The sisters started selling their Cat Spring Yaupon Tea online two years ago, both a green tea and a roasted black tea. And Falla began getting the tea onto store shelves and into restaurants. Now the tea is being served at Austin restaurants like Dai Due and Odd Duck that focus on locally sourced food.
Odd Duck manager Jason James said he was surprised to learn about the tea. But he was pleased to find the taste familiar. “The flavor profile of it, I don’t think it’s too far off from a black tea,” he says. “The tannin structures are a little bit different.”
James says the lack of tannins can be a benefit, because it is harder to oversteep the tea. He recently started serving yaupon in lieu of black tea, and now the lunch crowd drinks 4 or 5 gallons daily. “Being that we had that ethic of sourcing local, and being sustainable, this just fit the bill,” James says.
Detro and Falla have had some guidance along the way from Steve Talcott, a professor of food chemistry at Texas A&M University. Talcott says that yaupon, like coffee and tea, is rich in the antioxidants known as polyphenols. And it’s the only native North American plant he knows of that contains caffeine. He says the caffeine levels in yaupon vary, but are roughly comparable to green or black tea.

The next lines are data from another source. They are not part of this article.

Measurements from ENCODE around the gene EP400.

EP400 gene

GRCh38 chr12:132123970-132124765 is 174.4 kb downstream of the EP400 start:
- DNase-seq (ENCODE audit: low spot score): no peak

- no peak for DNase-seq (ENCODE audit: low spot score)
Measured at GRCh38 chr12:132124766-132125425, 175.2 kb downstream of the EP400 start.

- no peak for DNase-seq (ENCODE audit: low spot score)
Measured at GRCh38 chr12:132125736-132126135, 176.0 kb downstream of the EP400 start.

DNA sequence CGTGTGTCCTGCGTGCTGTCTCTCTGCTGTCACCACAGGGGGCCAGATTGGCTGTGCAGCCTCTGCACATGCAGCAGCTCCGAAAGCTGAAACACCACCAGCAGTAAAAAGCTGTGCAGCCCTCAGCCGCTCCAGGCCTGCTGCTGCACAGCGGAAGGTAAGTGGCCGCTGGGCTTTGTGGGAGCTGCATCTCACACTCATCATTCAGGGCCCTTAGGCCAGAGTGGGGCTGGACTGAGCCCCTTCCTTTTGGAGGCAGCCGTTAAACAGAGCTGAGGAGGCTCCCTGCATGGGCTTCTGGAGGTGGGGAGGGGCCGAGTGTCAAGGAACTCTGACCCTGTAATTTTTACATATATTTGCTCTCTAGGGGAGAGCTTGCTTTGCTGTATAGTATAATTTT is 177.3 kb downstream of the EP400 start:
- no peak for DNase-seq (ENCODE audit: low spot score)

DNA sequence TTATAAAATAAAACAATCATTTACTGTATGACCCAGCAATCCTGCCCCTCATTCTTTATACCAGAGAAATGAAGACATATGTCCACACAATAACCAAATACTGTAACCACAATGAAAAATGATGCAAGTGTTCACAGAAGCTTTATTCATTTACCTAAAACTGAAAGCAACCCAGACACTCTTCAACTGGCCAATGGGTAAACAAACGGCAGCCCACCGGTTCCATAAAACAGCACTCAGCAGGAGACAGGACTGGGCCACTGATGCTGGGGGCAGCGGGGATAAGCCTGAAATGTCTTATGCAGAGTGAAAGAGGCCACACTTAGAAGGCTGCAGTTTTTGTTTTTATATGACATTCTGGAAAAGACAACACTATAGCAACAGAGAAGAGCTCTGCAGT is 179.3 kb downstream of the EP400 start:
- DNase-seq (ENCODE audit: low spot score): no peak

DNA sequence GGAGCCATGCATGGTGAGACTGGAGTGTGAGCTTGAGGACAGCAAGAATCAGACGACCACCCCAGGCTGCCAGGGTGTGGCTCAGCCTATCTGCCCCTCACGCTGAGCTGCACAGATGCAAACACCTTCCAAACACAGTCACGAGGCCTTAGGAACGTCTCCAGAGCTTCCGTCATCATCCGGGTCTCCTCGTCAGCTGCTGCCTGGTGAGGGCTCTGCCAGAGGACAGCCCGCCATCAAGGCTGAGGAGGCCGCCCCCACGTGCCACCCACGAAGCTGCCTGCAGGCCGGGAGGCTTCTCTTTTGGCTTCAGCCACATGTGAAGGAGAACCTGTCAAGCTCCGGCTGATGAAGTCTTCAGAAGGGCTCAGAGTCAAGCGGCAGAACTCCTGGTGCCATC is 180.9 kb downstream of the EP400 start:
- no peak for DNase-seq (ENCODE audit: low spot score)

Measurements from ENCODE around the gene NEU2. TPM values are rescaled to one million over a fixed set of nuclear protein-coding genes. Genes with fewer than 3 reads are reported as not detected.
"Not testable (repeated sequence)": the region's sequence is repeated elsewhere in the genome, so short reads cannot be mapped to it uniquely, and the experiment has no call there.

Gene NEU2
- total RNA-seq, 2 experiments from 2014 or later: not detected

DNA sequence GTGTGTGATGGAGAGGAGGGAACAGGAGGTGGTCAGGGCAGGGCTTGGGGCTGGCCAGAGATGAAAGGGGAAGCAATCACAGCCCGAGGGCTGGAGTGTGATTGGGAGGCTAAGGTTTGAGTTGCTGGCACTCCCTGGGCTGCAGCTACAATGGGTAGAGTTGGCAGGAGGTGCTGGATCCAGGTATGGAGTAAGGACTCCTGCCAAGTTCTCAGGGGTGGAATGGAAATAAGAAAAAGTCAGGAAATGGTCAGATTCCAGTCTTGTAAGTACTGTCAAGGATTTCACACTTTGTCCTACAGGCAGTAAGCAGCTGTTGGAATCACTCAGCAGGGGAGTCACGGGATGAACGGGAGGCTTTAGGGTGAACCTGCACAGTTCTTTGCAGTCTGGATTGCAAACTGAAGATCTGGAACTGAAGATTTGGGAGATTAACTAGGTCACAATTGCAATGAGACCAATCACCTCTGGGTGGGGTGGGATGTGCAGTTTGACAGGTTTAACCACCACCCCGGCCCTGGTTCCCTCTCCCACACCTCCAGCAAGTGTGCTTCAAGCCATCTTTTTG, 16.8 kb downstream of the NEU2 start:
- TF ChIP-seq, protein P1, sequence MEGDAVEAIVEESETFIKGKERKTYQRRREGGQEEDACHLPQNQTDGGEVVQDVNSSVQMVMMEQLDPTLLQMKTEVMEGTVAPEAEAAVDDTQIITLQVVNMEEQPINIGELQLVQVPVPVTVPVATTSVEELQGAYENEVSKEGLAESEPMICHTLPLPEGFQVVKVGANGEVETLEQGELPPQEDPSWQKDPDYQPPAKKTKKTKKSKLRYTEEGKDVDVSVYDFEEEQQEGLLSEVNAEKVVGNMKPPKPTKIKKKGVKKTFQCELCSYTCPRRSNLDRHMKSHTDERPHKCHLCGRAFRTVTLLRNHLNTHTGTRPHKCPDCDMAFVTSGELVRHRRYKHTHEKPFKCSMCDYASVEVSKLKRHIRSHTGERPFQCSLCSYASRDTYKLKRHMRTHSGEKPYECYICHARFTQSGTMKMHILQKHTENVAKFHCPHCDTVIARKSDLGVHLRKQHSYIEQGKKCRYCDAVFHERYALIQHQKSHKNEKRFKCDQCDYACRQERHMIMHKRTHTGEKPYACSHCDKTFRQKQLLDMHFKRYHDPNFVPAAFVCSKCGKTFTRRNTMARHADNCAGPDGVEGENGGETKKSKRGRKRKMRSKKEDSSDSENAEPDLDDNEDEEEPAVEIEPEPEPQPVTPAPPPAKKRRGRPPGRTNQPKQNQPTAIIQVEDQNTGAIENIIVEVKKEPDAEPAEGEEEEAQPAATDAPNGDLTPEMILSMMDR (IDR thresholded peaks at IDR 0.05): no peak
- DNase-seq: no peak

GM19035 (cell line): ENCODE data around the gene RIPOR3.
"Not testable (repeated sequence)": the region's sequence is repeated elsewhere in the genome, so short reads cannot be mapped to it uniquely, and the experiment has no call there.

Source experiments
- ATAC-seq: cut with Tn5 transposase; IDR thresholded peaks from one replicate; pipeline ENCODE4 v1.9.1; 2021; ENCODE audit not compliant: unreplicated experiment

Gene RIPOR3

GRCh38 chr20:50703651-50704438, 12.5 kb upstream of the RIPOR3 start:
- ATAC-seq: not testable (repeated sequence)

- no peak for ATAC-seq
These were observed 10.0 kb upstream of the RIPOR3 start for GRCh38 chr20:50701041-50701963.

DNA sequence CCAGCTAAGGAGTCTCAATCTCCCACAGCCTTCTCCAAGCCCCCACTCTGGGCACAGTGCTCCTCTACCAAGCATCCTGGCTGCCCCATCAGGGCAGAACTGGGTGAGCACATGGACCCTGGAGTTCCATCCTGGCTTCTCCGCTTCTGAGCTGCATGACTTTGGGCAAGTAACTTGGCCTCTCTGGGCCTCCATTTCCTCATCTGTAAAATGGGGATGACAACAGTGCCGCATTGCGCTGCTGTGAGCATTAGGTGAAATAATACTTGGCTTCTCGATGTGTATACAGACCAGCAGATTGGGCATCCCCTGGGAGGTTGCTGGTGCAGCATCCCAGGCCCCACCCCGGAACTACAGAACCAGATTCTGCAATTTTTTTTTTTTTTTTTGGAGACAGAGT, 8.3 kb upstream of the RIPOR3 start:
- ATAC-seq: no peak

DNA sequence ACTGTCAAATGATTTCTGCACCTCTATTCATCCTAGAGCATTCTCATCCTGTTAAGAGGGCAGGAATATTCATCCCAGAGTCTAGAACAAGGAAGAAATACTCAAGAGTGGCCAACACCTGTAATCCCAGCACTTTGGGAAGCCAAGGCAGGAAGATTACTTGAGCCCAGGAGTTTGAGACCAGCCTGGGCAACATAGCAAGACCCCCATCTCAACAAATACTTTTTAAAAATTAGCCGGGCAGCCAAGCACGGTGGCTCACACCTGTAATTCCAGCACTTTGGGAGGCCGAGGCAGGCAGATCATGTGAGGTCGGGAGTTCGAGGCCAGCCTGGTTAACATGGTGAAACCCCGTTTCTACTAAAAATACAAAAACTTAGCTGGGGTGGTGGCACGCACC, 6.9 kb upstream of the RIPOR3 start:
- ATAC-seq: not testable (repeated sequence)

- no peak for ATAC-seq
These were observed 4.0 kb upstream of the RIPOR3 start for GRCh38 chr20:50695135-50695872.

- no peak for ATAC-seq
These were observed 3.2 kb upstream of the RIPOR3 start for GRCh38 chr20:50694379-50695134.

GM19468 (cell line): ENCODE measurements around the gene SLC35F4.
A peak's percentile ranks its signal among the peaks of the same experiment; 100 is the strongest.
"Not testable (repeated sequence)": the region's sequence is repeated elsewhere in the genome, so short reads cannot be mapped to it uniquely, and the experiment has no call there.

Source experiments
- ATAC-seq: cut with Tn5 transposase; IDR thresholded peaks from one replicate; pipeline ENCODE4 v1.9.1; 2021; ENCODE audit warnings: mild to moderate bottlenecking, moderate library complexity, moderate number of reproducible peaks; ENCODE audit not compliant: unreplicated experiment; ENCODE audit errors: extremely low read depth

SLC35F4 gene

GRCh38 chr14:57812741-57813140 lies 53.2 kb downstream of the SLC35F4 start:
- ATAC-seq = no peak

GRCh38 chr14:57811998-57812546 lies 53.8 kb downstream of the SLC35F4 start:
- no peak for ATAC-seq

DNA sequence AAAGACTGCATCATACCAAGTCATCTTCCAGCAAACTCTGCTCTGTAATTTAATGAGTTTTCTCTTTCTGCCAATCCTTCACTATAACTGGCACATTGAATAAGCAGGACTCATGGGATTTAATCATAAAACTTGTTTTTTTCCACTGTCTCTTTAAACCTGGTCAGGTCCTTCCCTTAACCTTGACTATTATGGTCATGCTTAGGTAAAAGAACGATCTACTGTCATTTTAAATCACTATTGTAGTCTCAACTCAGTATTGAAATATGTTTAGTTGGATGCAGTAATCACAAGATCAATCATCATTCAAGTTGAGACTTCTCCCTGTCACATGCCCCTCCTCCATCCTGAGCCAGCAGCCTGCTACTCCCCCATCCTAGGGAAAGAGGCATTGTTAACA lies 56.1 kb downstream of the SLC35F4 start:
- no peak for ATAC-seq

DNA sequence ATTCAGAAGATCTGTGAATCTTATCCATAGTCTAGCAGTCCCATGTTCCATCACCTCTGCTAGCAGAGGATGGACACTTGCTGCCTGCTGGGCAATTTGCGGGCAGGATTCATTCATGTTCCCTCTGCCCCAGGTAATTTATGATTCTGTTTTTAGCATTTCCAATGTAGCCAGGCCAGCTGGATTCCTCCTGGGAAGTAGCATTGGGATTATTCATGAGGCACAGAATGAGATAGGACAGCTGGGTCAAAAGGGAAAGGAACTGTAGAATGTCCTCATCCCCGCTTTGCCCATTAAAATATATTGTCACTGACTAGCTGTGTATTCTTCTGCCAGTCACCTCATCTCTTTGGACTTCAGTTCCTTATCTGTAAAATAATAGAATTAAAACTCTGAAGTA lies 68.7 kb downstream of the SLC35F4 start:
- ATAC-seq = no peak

Talcott says he loves to watch people’s reactions when he tells them that this common outdoor tree can be turned into a tasty, and buzz-delivering, brew.
“I’ll walk out and pick some leaves off a plant and go, ‘This is the only plant we know in North America that contains caffeine. I can make a wonderful tea out of this.’ And they are just like, ‘No, no way,’ ” says Talcott. “It’s just amazing, until they actually try the tea. Until you try it for the first time, you’d just be blown away that it’s an edible food.”
Drinking iced tea at the corner store in Cat Spring in the heat of the day, construction worker David Avery is a bit skeptical. He says he has spent many hours on a bulldozer, tearing up yaupon, which encroaches on hay fields and pastures.